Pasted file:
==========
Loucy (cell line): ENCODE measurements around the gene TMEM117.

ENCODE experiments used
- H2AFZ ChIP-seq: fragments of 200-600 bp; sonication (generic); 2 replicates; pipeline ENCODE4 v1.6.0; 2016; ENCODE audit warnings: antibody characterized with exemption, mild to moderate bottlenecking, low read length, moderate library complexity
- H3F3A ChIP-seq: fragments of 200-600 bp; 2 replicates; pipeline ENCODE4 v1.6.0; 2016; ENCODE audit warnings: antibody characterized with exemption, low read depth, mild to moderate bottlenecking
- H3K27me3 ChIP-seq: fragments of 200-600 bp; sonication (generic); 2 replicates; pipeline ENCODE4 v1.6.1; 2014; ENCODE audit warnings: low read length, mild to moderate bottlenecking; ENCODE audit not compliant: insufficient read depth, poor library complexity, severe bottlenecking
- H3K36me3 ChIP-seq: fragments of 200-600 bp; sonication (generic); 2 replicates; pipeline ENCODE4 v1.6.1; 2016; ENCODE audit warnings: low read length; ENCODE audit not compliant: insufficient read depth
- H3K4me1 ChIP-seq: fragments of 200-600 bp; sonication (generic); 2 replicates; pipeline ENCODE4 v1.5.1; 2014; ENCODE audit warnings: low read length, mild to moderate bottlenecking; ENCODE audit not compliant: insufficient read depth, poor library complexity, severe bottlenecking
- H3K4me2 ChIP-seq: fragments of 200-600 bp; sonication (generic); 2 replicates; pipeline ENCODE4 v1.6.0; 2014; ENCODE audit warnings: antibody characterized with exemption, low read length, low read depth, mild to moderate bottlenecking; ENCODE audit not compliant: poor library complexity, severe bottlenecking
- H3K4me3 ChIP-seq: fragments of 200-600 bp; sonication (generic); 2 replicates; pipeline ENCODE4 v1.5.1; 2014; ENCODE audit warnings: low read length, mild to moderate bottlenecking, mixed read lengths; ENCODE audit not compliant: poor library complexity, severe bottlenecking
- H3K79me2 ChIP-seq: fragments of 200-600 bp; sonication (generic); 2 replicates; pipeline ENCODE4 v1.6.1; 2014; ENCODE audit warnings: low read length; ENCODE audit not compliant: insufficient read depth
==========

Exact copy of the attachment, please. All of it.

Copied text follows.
Loucy (cell line): ENCODE measurements around the gene TMEM117.

ENCODE experiments used
- H2AFZ ChIP-seq: fragments of 200-600 bp; sonication (generic); 2 replicates; pipeline ENCODE4 v1.6.0; 2016; ENCODE audit warnings: antibody characterized with exemption, mild to moderate bottlenecking, low read length, moderate library complexity
- H3F3A ChIP-seq: fragments of 200-600 bp; 2 replicates; pipeline ENCODE4 v1.6.0; 2016; ENCODE audit warnings: antibody characterized with exemption, low read depth, mild to moderate bottlenecking
- H3K27me3 ChIP-seq: fragments of 200-600 bp; sonication (generic); 2 replicates; pipeline ENCODE4 v1.6.1; 2014; ENCODE audit warnings: low read length, mild to moderate bottlenecking; ENCODE audit not compliant: insufficient read depth, poor library complexity, severe bottlenecking
- H3K36me3 ChIP-seq: fragments of 200-600 bp; sonication (generic); 2 replicates; pipeline ENCODE4 v1.6.1; 2016; ENCODE audit warnings: low read length; ENCODE audit not compliant: insufficient read depth
- H3K4me1 ChIP-seq: fragments of 200-600 bp; sonication (generic); 2 replicates; pipeline ENCODE4 v1.5.1; 2014; ENCODE audit warnings: low read length, mild to moderate bottlenecking; ENCODE audit not compliant: insufficient read depth, poor library complexity, severe bottlenecking
- H3K4me2 ChIP-seq: fragments of 200-600 bp; sonication (generic); 2 replicates; pipeline ENCODE4 v1.6.0; 2014; ENCODE audit warnings: antibody characterized with exemption, low read length, low read depth, mild to moderate bottlenecking; ENCODE audit not compliant: poor library complexity, severe bottlenecking
- H3K4me3 ChIP-seq: fragments of 200-600 bp; sonication (generic); 2 replicates; pipeline ENCODE4 v1.5.1; 2014; ENCODE audit warnings: low read length, mild to moderate bottlenecking, mixed read lengths; ENCODE audit not compliant: poor library complexity, severe bottlenecking
- H3K79me2 ChIP-seq: fragments of 200-600 bp; sonication (generic); 2 replicates; pipeline ENCODE4 v1.6.1; 2014; ENCODE audit warnings: low read length; ENCODE audit not compliant: insufficient read depth